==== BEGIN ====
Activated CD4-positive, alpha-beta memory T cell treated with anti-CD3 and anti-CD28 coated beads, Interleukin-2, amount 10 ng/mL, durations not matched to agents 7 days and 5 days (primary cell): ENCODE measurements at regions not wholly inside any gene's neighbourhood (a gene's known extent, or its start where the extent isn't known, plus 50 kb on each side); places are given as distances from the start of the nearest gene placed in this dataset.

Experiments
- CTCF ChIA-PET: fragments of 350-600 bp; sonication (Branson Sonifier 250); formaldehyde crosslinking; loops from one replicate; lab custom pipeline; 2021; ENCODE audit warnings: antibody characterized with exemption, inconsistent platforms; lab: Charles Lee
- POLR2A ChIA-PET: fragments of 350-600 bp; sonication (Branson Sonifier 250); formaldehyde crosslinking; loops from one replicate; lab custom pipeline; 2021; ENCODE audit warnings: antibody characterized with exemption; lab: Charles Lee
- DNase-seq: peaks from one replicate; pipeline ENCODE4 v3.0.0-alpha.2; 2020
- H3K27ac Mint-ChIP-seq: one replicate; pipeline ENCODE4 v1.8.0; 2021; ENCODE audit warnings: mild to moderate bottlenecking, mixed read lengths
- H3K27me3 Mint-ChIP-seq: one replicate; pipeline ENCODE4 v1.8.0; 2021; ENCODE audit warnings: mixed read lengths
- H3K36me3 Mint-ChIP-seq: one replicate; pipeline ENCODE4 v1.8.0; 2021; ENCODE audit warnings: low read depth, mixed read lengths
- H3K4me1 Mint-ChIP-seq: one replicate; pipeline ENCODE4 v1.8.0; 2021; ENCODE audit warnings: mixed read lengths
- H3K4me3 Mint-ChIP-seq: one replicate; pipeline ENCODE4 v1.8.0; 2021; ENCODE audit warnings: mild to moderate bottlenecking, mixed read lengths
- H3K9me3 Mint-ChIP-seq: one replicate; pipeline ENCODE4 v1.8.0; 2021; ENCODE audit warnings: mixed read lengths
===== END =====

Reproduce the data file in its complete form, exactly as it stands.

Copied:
Activated CD4-positive, alpha-beta memory T cell treated with anti-CD3 and anti-CD28 coated beads, Interleukin-2, amount 10 ng/mL, durations not matched to agents 7 days and 5 days (primary cell): ENCODE measurements at regions not wholly inside any gene's neighbourhood (a gene's known extent, or its start where the extent isn't known, plus 50 kb on each side); places are given as distances from the start of the nearest gene placed in this dataset.

Experiments
- CTCF ChIA-PET: fragments of 350-600 bp; sonication (Branson Sonifier 250); formaldehyde crosslinking; loops from one replicate; lab custom pipeline; 2021; ENCODE audit warnings: antibody characterized with exemption, inconsistent platforms; lab: Charles Lee
- POLR2A ChIA-PET: fragments of 350-600 bp; sonication (Branson Sonifier 250); formaldehyde crosslinking; loops from one replicate; lab custom pipeline; 2021; ENCODE audit warnings: antibody characterized with exemption; lab: Charles Lee
- DNase-seq: peaks from one replicate; pipeline ENCODE4 v3.0.0-alpha.2; 2020
- H3K27ac Mint-ChIP-seq: one replicate; pipeline ENCODE4 v1.8.0; 2021; ENCODE audit warnings: mild to moderate bottlenecking, mixed read lengths
- H3K27me3 Mint-ChIP-seq: one replicate; pipeline ENCODE4 v1.8.0; 2021; ENCODE audit warnings: mixed read lengths
- H3K36me3 Mint-ChIP-seq: one replicate; pipeline ENCODE4 v1.8.0; 2021; ENCODE audit warnings: low read depth, mixed read lengths
- H3K4me1 Mint-ChIP-seq: one replicate; pipeline ENCODE4 v1.8.0; 2021; ENCODE audit warnings: mixed read lengths
- H3K4me3 Mint-ChIP-seq: one replicate; pipeline ENCODE4 v1.8.0; 2021; ENCODE audit warnings: mild to moderate bottlenecking, mixed read lengths
- H3K9me3 Mint-ChIP-seq: one replicate; pipeline ENCODE4 v1.8.0; 2021; ENCODE audit warnings: mixed read lengths